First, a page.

A Force Majeure: Or why we should all be like Eddie Izzard

Eddie IzzardEddie Izzard taught me how to curse properly.

No, seriously.

At my most precocious phase I found that my parents would stay up on Saturday nights after the weekly movie on HBO and watch a comedy show or two. I never cared much for what they watched but then one day one comedy special started to rule their life. Every where we went it was, “Do you have a flag?” or, “CAKE OR DEATH?” and pre-teen Caitlin was confused as to what this meant, why it was funny, and what her parents were talking about. However, one day, one fateful day, my mom – taking pity on her home-from-school-sick-daughter – let me watch this comedy special, Dress to Kill. She asked me a few questions – did I know what a transvestite was? Yes, mom. Do you know what an ‘Executive Transvestite’ is? What? And my favorite – Do you know what the word… fuck … is? I glared at her, wondering if this was a trap, as she popped in a VHS recording of the special. Panicking about the times I had cursed on the playground for fun, wondering if somehow she had video of it, I realized that there was a man on TV with flawless makeup. He opened his mouth, began to speak, and within 10 minutes, I was crying I was laughing so hard.

The next few months of school were tying to convince other students on the playground why exactly this man was funny, why a boy dressing in a girl’s clothes wasn’t funny, and that squirrels sometimes really do look like they have to pause and wonder if they’ve left the gas on. Of course, none of the other kids cared, but what did it matter. I would come home, pop in Dress to Kill and watch. As I got older, I had all of Eddie Izzard’s specials. I constantly made obscure references to evil giraffes, jam, and of course, the first-battalion transvestite brigade.

As I got older, Eddie became someone I was a fan of, as I progressed my way through the odd-world that is puberty, the even harder world that is your early-twenties, and as I come to find myself entering my mid-twenties, I realize how much he had an affect on me. As I aged, the idea of a man wearing a dress was no big deal. Sexuality only mattered if you wanted it to matter, and you really could have sex with anyone you wanted, as long as it was consensual. Eddie helped me define my ideas on history, life, and politics all by making me laugh. If we could laugh at the absurdness of going to war for…. uh… still not 100% on that one… then maybe, just maybe, things could be okay.

So, adult Caitlin was at work when it was announced that Eddie Izzard would be debuting his new tour in the US, and he was coming an hour north of me – to Boston. I immediately jumped on the ticket band-wagon, getting nosebleeds, which was all my poor graduate-student ass could afford, but it was amazing. I got there and practically ran to the theater giggling, got to my seat, beer in hand, and just stared at the stage. I was going to see the man who had taught me how to say ‘fuck’ as eloquently, appropriately, and mischievously as possible in my day-to-day life.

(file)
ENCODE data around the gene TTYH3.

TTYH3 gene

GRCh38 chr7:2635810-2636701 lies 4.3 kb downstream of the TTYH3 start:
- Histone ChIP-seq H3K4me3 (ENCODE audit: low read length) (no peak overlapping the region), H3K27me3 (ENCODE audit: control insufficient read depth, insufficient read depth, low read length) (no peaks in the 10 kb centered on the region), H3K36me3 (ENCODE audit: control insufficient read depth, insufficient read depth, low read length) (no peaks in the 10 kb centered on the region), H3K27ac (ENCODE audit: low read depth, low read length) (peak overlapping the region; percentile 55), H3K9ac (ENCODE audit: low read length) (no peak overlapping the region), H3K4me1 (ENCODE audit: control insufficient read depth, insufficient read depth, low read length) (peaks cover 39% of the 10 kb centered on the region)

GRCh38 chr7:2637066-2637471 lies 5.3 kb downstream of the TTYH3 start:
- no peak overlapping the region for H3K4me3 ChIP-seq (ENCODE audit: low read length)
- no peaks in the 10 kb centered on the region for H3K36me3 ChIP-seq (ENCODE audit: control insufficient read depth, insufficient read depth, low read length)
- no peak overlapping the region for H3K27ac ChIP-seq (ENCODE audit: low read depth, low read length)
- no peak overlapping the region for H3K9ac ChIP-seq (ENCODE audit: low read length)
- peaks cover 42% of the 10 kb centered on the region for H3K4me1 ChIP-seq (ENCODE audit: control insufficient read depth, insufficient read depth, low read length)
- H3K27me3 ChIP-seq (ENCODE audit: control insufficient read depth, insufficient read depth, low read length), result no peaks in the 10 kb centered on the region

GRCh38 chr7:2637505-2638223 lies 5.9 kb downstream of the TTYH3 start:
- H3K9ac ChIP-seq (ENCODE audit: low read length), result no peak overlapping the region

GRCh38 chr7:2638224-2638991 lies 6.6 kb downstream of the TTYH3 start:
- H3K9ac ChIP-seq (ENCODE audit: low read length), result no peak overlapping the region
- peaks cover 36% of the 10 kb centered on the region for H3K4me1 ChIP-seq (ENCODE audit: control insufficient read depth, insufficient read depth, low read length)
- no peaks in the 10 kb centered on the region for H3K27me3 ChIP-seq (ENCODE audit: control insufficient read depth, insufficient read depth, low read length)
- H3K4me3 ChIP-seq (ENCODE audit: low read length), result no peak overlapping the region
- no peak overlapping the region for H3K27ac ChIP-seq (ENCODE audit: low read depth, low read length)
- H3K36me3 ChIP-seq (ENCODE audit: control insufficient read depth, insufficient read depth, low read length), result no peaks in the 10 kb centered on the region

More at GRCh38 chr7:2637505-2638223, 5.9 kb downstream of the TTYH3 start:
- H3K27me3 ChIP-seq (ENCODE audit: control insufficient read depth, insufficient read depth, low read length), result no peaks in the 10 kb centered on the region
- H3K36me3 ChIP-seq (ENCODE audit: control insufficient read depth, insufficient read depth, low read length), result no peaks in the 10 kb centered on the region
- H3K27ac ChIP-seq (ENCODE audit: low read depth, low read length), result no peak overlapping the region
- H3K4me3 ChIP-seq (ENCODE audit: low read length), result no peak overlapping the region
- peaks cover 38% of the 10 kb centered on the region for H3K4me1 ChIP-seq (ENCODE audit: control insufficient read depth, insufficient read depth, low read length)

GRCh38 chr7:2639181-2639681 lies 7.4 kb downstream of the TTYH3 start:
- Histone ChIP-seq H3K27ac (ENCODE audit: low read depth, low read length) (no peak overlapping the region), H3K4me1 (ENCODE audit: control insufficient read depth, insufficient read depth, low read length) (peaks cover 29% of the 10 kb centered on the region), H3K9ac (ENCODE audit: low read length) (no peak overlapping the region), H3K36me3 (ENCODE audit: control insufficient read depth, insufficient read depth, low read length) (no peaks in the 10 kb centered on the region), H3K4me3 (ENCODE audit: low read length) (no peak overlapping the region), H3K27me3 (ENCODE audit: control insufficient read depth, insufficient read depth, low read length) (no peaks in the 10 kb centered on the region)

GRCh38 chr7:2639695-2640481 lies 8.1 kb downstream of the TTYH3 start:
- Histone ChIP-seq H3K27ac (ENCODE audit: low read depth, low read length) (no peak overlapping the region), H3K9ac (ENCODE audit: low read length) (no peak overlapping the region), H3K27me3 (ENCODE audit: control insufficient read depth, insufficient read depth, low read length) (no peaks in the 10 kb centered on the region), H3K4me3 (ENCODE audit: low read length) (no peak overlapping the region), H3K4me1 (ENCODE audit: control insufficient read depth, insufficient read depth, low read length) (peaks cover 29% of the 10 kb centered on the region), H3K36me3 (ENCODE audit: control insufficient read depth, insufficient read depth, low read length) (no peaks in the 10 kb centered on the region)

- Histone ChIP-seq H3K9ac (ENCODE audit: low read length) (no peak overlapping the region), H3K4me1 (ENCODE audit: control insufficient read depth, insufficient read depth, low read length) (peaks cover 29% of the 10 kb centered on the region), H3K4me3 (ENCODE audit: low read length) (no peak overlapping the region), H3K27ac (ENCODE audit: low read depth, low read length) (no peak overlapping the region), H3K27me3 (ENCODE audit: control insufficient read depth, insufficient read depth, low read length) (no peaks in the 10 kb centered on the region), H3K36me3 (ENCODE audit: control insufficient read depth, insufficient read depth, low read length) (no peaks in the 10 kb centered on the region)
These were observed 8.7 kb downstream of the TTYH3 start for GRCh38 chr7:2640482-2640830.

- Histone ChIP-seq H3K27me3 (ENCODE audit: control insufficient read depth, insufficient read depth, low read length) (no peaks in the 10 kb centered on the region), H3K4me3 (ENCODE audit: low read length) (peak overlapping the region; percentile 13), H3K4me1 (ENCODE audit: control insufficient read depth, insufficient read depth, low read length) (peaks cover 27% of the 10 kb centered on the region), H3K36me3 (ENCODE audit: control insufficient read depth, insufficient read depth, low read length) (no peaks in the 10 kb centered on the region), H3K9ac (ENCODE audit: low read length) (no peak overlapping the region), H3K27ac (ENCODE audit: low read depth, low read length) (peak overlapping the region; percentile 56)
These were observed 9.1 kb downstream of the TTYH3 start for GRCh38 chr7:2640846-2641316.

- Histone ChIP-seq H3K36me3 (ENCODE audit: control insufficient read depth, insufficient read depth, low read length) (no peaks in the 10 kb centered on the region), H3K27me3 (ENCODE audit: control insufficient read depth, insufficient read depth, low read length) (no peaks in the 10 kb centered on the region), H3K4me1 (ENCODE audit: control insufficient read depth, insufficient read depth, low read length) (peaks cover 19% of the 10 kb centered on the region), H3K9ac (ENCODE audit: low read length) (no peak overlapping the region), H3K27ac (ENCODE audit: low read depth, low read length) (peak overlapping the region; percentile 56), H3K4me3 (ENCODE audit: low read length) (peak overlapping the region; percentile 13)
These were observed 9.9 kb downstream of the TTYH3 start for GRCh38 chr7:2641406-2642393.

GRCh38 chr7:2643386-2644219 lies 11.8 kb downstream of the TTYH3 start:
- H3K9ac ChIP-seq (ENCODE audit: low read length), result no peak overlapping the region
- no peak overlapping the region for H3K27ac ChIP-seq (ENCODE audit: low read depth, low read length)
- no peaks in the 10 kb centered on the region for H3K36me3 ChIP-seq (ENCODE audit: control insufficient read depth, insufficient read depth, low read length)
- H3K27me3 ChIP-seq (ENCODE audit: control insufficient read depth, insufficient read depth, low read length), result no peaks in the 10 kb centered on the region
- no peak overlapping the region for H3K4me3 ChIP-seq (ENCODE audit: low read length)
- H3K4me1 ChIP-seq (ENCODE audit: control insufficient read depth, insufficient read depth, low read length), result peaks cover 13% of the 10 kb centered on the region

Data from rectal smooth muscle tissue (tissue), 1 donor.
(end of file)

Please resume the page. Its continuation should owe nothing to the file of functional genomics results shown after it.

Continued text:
Opening with a joke about human sacrifice is not an easy thing to do, but Eddie pulls it off flawlessly. Within minutes I’m giggling like crazy, happy as can be, and just thinking about everyone laughing with me. Eddie’s comedy is flawless, though I am biased when it comes to him. But even if he had a flaw, look at all of the people around you at one of his shows. They’re cracking up, they’re enjoying themselves, all because Eddie, while hilarious, teaches us more about life. He allows us to be smart and laugh, and encourages us to be better than we can be. He wants the world to be a “melting pot” and does this himself by being a shining example of what a decent human being is and should be.

His new tour, Force Majeure, is scheduled to tour until July in the US, but Eddie has stated that he is planning on bringing it back in 2015 for additional dates, in fact, he wants to try to get to every state in the US before it’s all over with.

For more information on his tour check out:  http://eddieizzard.com/ or, if you’d like to hear more of the man before you can get to the tour, try listening to his recent appearance on the Nerdist podcast.http://www.nerdist.com/pepisode/nerdist-podcast-eddie-izzard-returns/ If you’re behind on your Eddie Izzard lore, I recommend checking out his fourth special, Dress to Kill first.

Eddie has brilliant political, philosophical, and general outlook on life. He is a force majeure in my life, and I hope will continue to be in many others for a long, long time.


One thought on “A Force Majeure: Or why we should all be like Eddie Izzard

  1. Pingback: 10 Things You’ll Learn from Dress to Kill | Anglonerd

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